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Analysis: In Rome, socialists warned of 'real danger' ahead of the EU elections

The prospect of an insurgent far right took centre stage at the socialist congress at La Nuvola, on the outskirts of Rome.
The prospect of an insurgent far right took centre stage at the socialist congress at La Nuvola, on the outskirts of Rome. Copyright Alessandra Tarantino/Copyright 2024 The AP. All rights reserved
Copyright Alessandra Tarantino/Copyright 2024 The AP. All rights reserved
By Jorge LiboreiroIsabel Marques da Silva
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Rome was more than a stunning background for the Party of European Socialists (PES) as they gathered for their congress ahead of the June elections.

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On paper, the two-day meeting over the weekend was designed to extol the chief achievements of social democracy over the past five years, parade a succession of high-profile leaders and designate a lead candidate for the continent-wide polls.

The lucky one was Nicolas Schmit, a relatively unknown figure who led the internal race uncontested. His credentials as European Commissioner for Jobs and Social Rights were convincing enough to earn him an election by acclamation.

"Comrades, we have a project of hope, of progress, of justice and shared prosperity. I'm ready to lead our political family to defend our ideas," Schmit told the audience. "I'm counting on your support and you can count on mine."

Then, referring to the recent victory of the centre-left in Sardinia, Schmit concluded: "È vero, il vento sta cambiando! Andiamo a vincere queste elezioni!" ("It's true, the wind is changing! Let's go win these elections!")

But the effusive proclamations and galvanising speeches belied a feeling of insecurity and dread that pervaded the congress, from the side events that kicked off the weekend to the big, splashy occasion at the modernist convention centre of La Nuvola.

Virtually all the representatives who came on stage, including the invited heads of governments, took the opportunity to issue a stark warning about the rise of right-wing populism all across Europe, creating the impression of a leitmotif.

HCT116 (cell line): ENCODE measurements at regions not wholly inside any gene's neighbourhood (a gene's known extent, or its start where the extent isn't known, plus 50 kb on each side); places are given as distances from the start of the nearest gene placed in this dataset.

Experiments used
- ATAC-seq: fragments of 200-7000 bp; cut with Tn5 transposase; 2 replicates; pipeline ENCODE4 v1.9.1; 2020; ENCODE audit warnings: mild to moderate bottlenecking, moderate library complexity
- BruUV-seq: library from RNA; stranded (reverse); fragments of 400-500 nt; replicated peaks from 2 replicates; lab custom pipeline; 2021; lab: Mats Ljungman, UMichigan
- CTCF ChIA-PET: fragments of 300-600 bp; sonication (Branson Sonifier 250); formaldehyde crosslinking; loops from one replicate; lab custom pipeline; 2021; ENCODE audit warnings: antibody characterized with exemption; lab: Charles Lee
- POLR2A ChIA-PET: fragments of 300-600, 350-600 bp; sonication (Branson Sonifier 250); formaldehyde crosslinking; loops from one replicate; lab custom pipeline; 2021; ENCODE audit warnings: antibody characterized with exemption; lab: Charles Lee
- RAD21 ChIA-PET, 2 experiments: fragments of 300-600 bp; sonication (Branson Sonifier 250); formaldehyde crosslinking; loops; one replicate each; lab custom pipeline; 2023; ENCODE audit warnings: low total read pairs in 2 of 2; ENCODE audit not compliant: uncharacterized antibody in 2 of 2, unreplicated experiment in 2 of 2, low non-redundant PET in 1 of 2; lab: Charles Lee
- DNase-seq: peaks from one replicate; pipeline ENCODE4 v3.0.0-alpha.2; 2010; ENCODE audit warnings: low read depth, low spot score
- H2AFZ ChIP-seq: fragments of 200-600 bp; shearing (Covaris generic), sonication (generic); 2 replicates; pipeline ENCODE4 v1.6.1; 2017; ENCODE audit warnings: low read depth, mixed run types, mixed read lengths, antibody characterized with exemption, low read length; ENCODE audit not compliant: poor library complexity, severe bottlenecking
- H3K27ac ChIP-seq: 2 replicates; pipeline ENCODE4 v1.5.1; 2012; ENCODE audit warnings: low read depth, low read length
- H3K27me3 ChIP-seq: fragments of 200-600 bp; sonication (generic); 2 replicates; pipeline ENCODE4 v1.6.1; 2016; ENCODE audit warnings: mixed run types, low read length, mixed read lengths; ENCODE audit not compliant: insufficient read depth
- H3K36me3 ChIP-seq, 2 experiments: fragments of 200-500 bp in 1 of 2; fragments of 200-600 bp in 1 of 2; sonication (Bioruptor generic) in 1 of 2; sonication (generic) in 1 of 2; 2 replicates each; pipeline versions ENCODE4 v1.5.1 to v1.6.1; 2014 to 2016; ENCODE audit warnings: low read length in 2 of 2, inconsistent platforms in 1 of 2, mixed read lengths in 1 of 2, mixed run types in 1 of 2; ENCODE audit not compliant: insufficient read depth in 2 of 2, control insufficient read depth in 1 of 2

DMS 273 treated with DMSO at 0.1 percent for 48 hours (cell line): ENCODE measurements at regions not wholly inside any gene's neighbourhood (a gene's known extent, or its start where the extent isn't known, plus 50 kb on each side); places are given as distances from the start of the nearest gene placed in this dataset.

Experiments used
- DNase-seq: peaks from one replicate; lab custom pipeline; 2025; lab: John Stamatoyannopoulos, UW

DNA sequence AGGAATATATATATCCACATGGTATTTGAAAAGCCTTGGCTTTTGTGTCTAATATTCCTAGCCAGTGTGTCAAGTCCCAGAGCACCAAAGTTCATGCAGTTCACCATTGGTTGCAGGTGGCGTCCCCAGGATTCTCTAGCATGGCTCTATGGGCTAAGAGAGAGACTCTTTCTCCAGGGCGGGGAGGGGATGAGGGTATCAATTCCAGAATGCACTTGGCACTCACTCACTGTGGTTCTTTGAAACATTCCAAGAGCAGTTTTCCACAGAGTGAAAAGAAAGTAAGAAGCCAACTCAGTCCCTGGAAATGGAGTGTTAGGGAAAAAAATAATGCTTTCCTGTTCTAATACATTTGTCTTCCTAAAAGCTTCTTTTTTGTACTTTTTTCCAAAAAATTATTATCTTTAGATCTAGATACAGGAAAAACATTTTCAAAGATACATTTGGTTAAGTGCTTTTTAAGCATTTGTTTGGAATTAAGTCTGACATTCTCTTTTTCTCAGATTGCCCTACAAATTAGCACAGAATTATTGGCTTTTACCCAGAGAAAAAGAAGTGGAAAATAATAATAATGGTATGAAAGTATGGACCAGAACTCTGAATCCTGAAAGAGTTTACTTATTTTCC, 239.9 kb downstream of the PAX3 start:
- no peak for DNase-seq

The fears stem from opinion polls that predict a significant boost for the European Conservatives and Reformists (ECR) and Identity and Democracy (ID) groups, whose hard-line views on political integration, climate change, asylum policy, social rights, rule of law and foreign affairs put them directly at odds with progressives.

It was therefore unsurprising that one of the first things Schmit did after his acclamation was to rule out – in unambiguous terms – any possible cooperation with the right-wing ECR and ID groups after the elections. "Not now, not ever," he said, prompting applause.

Socialists, though, are not exclusively preoccupied with the ascent of these two groups. What really fuels their anxiety is the shifting attitude of the centre-right European People's Party (EPP), the largest formation in the European Parliament. In their view, the EPP is drifting away from its long-time position of pragmatic Europeanism and gradually embracing far-right talking points for purely electoral purposes.

Rome, they said, is the undisputable evidence of the transmutation: Italy is today governed by an alliance between Fratelli d'Italia (ECR), Lega (ID) and Forza Italia (EPP), which analysts have described as the most hard-right in the country's post-WWII history.

This three-party arrangement, socialists warned, might very well be replicated in other European countries, making it impossible for citizens to discern where the centre-right ends and where the far-right starts. Finland and Sweden have too blurred the line, while the Netherlands, a socially liberal country, is staring down at what would be its first-ever executive led by a far-right politician, Geert Wilders.

Iratxe García Pérez, the leader of the Socialists and Democrats (S&D) in the European Parliament, did not pull any punches at the congress as she delivered attack after attack against the EPP, with whom she has worked closely for the past five years to sustain a grand coalition that also includes the liberals of Renew Europe.

"We know where we are. We're keeping the same position. Who moved during the last years was the EPP, they broke the traditional alliance and started to work with populists and the extreme right," García Pérez said on Friday in a briefing with journalists.

"Italy is a clear example of how conservatives are starting to normalise the alliance with the far right. This is a real danger."

European socialists gathered at La Nuvola, in Rome, to elect their lead candidate for the EU elections.